Literary Devices in The Canterville Ghost

Chapter I. 2
"we..."   (Chapter I.)

Wilde's narrator interjects his own voice several times throughout the story. While we are not privy to the identity of the narrator nor their relationship to the family, this inclusive pronoun "we" demonstrates that the narrator identifies as English. Based on this, readers should understand that many of the narrator's observations of the contrasting cultures are exaggerated and done for humorous effect.

"the sky became suddenly overcast with clouds..."   (Chapter I.)

Wilde juxtaposes the beautiful, idyllic English countryside with the gloomy, ominous area around Canterville Chase to set the sinister tone of the location and play into traditional Gothic and horror story conventions.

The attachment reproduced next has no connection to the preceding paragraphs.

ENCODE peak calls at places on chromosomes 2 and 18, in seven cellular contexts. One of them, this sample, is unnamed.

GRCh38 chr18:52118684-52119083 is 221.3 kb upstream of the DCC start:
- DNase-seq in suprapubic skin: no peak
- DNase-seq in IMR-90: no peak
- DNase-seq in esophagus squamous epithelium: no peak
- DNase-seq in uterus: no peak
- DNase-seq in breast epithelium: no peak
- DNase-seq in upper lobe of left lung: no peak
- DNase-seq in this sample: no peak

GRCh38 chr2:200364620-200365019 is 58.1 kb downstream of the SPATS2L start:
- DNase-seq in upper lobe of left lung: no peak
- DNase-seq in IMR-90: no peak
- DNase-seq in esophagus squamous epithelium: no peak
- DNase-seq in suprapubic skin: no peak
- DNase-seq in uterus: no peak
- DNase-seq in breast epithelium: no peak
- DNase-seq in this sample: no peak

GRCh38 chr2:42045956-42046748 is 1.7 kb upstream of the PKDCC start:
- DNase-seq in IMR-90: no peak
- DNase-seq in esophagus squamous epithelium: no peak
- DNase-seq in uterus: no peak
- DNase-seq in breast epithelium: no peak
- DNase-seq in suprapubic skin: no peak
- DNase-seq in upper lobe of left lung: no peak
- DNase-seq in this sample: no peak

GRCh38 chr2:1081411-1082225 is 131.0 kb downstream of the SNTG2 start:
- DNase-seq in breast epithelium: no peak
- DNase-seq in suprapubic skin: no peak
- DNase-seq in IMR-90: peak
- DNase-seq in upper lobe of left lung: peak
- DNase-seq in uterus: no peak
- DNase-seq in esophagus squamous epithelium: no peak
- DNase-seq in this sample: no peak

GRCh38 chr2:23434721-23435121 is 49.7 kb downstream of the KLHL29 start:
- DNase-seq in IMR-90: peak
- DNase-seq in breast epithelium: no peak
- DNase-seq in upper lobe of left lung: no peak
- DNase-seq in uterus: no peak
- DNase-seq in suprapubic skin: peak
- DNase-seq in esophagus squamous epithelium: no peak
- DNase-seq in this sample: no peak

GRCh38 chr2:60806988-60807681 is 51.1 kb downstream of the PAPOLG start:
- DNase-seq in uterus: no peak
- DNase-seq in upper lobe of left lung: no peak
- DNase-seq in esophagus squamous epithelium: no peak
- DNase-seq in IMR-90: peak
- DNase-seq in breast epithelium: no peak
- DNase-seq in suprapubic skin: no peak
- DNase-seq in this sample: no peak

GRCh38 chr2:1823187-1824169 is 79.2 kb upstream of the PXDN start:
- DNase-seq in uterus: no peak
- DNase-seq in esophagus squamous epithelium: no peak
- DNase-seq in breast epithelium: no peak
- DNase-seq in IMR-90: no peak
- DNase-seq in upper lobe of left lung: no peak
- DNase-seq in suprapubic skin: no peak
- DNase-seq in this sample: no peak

"as I have since learned from Mr. Otis..."   (Chapter II.)

Earlier, the narrator established himself as a fellow Englishman, and here we learn that he is recounting the events of the story based on what he learned firsthand from Mr. Otis. This style of narration gives the tale a sense of intimacy as if the narrator we sharing a very personal and true tale with his audience.